The men are physically a fine race, and are generally honest and industrious, with an air of independence and straightforwardness. Like the poorer Swedes elsewhere, they are greatly given to the use of tobacco in all forms; and besides smoking and chewing in the usual approved methods, they actually eat large quantities of snuff, helping themselves, as the Highlanders do, with a horn spoon from a box. The women have pleasant faces, with rather refined expression. There is a strong family resemblance among them, and the type consists in large gray eyes, brown hair, rather fair complexions, a free carriage, and not ungraceful figure, though with full waists and large hands and feet. The older women look worn, but never have the haggish and almost brutalized look which is not uncommon in old women in other countries who have led hard, out-door lives. The general expression of countenance is somewhat pathetic, though they seem contented with their strange, solitary, and joyless life; and we could never get any of them to confess that they would care to change it, nor even to complain of what, as it appeared to us, must be the terrible monotony and hardship of the long, dark winter. In looking at these settlements and considering the nature of the life we seemed to understand more clearly the position and circumstances of the immigrants who are gradually pushing farther and farther along the shores of the great rivers of the American Continent, and carrying into the solitudes of the immense forests of the West the proofs of Anglo-Saxon courage, endurance, and pertinacity.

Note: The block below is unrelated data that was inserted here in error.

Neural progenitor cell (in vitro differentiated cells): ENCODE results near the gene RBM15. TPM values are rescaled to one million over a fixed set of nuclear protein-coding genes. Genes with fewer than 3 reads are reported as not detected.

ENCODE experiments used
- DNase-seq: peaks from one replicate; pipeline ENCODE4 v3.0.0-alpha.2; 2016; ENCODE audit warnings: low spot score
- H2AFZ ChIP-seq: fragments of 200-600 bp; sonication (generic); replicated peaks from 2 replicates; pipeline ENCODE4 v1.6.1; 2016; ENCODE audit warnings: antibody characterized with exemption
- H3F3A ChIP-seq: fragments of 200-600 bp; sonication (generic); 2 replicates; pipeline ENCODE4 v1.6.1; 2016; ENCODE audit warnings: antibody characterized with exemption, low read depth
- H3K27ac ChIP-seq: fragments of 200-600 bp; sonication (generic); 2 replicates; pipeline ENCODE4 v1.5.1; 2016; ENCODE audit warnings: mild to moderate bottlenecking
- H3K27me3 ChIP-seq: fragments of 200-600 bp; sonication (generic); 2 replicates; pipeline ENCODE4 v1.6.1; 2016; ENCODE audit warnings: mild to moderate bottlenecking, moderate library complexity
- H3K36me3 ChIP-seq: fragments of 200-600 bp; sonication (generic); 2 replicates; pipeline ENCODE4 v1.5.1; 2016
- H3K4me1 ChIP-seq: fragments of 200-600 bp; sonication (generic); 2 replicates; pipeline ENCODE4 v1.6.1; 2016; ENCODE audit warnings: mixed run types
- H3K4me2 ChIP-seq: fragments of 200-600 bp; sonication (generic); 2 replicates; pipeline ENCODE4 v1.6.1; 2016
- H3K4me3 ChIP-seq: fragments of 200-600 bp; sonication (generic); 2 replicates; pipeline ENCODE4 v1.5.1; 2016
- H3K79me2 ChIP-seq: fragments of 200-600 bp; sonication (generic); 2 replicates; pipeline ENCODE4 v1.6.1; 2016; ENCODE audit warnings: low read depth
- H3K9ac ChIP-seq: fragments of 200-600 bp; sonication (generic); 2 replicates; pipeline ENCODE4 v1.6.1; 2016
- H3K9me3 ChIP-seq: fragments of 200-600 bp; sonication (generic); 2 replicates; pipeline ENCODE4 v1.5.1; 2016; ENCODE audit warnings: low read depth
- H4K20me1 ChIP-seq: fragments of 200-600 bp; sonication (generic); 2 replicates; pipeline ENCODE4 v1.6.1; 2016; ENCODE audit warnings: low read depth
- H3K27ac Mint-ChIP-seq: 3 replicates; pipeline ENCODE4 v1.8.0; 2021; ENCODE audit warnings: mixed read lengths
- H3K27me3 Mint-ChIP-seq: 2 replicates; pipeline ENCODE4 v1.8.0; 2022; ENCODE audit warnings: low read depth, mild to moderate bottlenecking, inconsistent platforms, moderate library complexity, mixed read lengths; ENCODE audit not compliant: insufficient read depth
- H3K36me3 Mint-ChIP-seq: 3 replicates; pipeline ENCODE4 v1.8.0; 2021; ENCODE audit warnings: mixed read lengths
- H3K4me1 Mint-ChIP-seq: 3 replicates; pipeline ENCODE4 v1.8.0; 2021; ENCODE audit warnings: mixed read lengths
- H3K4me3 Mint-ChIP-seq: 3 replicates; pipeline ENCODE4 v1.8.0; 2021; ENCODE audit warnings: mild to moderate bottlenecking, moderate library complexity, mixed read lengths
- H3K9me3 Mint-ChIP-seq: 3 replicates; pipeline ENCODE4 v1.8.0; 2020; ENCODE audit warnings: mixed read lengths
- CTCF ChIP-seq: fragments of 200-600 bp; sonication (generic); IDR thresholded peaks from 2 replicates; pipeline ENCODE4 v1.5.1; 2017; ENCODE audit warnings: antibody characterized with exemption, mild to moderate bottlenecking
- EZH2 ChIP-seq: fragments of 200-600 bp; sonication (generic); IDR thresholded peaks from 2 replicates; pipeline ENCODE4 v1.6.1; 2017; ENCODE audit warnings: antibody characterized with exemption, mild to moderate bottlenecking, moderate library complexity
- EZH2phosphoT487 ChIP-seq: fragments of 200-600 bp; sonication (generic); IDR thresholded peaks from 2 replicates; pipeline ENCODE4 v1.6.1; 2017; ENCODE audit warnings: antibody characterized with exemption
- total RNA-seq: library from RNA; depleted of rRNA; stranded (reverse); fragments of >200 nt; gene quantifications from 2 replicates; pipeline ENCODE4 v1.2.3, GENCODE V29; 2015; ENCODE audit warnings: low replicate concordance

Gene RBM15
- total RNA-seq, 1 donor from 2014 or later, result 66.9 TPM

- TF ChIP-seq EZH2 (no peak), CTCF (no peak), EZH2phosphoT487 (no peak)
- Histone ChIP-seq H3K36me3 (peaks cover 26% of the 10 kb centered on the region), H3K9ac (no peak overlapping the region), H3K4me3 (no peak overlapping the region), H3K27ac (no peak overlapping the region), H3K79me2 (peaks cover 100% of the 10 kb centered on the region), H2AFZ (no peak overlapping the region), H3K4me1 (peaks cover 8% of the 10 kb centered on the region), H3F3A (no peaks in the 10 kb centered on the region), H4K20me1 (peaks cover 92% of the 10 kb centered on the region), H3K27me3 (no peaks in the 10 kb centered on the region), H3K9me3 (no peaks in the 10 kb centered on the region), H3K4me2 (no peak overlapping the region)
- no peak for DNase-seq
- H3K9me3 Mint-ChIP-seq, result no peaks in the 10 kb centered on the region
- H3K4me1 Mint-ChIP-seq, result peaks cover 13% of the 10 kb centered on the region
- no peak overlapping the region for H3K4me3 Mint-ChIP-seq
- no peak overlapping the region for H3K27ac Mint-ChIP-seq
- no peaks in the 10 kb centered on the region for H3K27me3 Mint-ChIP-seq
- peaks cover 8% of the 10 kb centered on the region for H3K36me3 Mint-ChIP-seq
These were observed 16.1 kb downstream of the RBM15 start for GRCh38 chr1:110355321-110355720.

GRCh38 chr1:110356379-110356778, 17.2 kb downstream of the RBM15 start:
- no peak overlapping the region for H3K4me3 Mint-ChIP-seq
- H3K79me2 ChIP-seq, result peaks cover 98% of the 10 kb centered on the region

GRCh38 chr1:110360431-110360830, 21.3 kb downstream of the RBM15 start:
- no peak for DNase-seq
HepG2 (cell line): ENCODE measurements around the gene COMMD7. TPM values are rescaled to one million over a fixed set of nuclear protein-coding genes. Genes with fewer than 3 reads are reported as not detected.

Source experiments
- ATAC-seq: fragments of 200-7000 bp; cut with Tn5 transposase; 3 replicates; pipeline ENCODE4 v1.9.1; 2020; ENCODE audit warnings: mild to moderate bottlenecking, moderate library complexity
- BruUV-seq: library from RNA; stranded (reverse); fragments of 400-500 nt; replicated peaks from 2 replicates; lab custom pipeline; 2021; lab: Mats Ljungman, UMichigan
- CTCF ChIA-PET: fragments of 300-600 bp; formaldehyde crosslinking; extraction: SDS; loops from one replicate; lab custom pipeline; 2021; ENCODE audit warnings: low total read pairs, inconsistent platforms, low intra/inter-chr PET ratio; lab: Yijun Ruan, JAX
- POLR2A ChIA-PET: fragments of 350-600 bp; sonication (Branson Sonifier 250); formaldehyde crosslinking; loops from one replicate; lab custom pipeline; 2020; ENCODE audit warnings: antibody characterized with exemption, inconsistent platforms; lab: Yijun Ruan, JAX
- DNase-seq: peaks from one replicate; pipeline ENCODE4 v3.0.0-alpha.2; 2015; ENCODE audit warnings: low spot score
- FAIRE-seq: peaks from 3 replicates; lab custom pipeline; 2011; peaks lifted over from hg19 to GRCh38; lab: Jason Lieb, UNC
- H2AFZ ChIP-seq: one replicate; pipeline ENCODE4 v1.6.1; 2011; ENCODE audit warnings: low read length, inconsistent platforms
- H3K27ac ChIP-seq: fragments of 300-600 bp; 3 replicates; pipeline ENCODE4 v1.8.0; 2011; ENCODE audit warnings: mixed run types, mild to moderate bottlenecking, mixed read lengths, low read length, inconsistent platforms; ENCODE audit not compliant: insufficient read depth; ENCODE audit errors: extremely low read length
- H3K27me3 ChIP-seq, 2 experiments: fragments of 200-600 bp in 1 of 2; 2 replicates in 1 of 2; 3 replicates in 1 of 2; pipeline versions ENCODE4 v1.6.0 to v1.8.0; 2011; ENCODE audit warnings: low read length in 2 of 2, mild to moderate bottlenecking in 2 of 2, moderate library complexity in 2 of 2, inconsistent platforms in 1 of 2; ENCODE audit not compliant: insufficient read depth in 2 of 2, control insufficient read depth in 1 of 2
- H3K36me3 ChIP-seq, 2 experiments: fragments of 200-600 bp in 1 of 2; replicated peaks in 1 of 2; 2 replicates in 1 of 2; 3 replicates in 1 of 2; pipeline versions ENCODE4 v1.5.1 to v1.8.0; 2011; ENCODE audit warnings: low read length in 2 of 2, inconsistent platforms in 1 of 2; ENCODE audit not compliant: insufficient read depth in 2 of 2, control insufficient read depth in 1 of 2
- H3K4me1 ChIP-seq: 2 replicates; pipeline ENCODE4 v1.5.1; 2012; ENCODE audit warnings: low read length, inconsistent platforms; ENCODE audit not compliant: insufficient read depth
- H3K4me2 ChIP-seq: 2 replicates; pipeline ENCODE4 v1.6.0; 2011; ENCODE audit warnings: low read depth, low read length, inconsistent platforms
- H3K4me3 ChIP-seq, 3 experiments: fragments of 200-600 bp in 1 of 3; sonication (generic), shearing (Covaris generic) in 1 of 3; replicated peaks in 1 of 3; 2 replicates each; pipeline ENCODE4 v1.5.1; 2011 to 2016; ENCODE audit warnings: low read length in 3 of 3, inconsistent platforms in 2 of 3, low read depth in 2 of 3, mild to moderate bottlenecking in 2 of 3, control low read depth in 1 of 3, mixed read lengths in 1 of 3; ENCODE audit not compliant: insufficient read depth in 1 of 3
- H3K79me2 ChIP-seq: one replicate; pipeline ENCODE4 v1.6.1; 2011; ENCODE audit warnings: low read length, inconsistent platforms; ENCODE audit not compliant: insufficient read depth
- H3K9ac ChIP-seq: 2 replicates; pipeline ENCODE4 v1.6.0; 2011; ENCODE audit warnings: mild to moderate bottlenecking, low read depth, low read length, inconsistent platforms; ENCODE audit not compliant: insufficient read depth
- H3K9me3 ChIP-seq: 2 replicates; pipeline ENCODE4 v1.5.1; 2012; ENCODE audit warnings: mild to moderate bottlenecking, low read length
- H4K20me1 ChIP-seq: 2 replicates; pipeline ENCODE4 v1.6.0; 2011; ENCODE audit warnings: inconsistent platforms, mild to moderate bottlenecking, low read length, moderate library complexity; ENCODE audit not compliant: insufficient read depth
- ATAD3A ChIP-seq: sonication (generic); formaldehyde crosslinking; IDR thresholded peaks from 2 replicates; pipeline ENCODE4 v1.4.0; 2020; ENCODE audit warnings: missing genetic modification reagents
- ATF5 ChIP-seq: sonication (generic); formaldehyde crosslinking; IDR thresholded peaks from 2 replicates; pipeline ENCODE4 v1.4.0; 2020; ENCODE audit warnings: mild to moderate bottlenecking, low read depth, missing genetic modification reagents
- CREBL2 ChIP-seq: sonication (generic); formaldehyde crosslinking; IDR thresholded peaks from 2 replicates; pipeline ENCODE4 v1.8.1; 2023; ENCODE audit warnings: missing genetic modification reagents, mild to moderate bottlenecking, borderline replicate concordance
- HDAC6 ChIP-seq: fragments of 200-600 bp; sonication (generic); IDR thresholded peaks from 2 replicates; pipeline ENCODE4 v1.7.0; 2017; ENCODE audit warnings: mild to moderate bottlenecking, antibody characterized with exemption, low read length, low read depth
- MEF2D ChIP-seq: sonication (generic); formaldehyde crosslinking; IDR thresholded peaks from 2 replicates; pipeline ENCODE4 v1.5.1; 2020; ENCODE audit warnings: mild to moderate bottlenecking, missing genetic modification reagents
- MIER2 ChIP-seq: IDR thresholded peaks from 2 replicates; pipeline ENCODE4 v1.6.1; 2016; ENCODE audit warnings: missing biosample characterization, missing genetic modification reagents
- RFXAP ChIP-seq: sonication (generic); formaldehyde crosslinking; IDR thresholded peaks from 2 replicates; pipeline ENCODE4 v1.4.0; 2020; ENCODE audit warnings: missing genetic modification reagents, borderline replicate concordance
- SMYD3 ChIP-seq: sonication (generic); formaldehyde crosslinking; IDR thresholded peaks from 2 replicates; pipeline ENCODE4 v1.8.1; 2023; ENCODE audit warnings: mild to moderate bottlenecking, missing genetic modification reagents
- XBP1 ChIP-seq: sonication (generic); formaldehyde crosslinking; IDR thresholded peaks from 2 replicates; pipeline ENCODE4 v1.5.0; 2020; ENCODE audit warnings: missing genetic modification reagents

At some of the stations we saw specimens of the original inhabitants of the lands within the arctic circle, in the persons of Lapp men and women of uncertain age, about four feet high, and dressed in skins, with blue conical caps on their heads. In Norway it is said that the Lapps are looked upon and treated as an inferior race, the pariahs of the North; but in Swedish Lapland there is no appearance of such distinctions. The comfort and even safety of the settlers depend so much on their good relations with their neighbors that they have remained on terms of equality and friendship. Intermarriages are not uncommon, and many of the present settlers show signs of the mixture of the races.

The population of Swedish Lapland is said to include 4,000 persons of true Lapp race, and in some districts this number is increasing. The children born in the mountains die fast, but those who remain in the villages are healthy. Provision is made for their instruction, and in common with the children of the Swedes they all learn to read and write, though, judging by the absence of books at the settlements, they reap little advantage from their instruction. The Lapps were converted to Lutheranism some hundred years ago, and are said to be strict religionists. At the present time some kind of revival is going on among them, a faint reflex of the Moody and Sankey movement in this country and America.